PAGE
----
Both FUSE and userfaultfd provide attackers with a way to stall a kernel thread in the middle of memory accesses from userspace by initiating an access on an unmapped page. While FUSE is usually behind some kind of access controls, userfaultfd hadn’t been. To avoid various heap grooming and heap spraying techniques for exploiting Use-after-Free flaws, Peter Xu added the new “vm.unprivileged_userfaultfd” sysctl knob to disallow unprivileged access to the userfaultfd syscall.

temporary mm for text poking on x86
The kernel regularly performs self-modification with things like text_poke() (during stuff like alternatives, ftrace, etc). Before, this was done with fixed mappings (“fixmap”) where a specific fixed address at the high end of memory was used to map physical pages as needed. However, this resulted in some temporal risks: other CPUs could write to the fixmap, or there might be stale TLB entries on removal that other CPUs might still be able to write through to change the target contents. Instead, Nadav Amit has created a separate memory map for kernel text writes, as if the kernel is trying to make writes to userspace. This mapping ends up staying local to the current CPU, and the poking address is randomized, unlike the old fixmap.

ongoing: implicit fall-through removal
Gustavo A. R. Silva is nearly done with marking (and fixing) all the implicit fall-through cases in the kernel. Based on the pull request from Gustavo, it looks very much like v5.3 will see -Wimplicit-fallthrough added to the global build flags and then this class of bug should stay extinct in the kernel.

Christian Brauner added the new CLONE_PIDFD flag to the clone() system call, which complements the pidfd work in v5.1 so that programs can now gain a handle for a process ID right at fork() (actually clone()) time, instead of needing to get the handle from /proc after process creation. With signals and forking now enabled, the next major piece (already in linux-next) will be adding P_PIDFD to the waitid() system call, and common process management can be done entirely with pidfd.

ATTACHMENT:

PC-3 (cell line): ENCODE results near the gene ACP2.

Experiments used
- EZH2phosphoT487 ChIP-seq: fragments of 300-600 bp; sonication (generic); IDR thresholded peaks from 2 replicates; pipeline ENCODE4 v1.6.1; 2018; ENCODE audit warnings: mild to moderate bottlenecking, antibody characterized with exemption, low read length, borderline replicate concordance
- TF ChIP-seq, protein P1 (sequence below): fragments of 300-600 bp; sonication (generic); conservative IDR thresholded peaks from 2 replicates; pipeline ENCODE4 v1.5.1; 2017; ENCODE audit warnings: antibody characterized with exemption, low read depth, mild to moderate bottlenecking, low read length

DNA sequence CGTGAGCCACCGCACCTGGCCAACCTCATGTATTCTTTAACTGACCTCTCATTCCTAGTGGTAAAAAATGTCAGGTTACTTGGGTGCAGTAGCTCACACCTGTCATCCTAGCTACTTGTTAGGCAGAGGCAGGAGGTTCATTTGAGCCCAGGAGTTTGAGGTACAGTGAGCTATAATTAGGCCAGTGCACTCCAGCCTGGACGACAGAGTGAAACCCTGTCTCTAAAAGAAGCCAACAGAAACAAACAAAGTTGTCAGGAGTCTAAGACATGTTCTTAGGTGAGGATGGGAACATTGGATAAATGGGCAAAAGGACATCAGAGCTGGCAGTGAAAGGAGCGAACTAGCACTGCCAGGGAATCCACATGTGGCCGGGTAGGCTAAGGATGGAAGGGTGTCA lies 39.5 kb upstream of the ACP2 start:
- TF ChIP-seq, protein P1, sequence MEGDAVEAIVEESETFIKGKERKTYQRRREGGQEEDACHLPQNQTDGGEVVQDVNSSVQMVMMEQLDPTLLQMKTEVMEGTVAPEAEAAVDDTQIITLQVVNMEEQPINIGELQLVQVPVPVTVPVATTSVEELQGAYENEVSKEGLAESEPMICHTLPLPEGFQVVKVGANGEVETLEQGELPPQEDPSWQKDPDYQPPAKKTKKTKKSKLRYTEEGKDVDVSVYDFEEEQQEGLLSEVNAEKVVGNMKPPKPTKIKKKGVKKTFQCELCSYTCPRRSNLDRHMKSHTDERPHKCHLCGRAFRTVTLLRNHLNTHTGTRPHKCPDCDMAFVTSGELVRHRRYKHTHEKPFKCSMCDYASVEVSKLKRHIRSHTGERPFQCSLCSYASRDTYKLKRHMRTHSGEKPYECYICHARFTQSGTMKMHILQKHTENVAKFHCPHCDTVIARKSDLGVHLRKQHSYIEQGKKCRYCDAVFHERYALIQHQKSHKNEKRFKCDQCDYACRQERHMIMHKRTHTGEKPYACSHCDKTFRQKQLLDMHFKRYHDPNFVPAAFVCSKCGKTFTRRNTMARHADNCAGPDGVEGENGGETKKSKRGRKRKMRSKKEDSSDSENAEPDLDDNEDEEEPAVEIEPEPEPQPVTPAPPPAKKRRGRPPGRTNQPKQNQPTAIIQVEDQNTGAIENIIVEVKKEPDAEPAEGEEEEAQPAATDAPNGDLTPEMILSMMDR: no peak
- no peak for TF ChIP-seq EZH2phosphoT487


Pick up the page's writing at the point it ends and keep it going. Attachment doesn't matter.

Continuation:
Other things
Alexander Popov pointed out some more v5.2 features that I missed in this blog post. I’m repeating them here, with some minor edits/clarifications. Thank you Alexander!

Edit: added CLONE_PIDFD notes, as reminded by Christian Brauner. :)
Edit: added Alexander Popov’s notes

That’s it for now; let me know if you think I should add anything here. We’re almost to -rc1 for v5.3!

© 2019, Kees Cook. This work is licensed under a Creative Commons Attribution-ShareAlike 3.0 License.
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  1. We also landed CLONE_PIDFD with clone(). :)

    Comment by Christian Brauner — July 18, 2019 @ 1:48 am

  2. Thanks for producing these summaries each release.

    Comment by Cat Zimmermann — July 22, 2019 @ 9:52 am

  3. Oops, yes; I’ve added CLONE_PIDFD now. I was thinking too much about P_PIDFD in v5.3 that I forgot CLONE_PIDFD was in v5.2. :) Thanks for the reminder!

    Comment by kees — August 8, 2019 @ 9:34 am

  4. Kees, you hero! Thank you for updating the blog post! :)

    Comment by Christian Brauner — August 11, 2019 @ 12:33 pm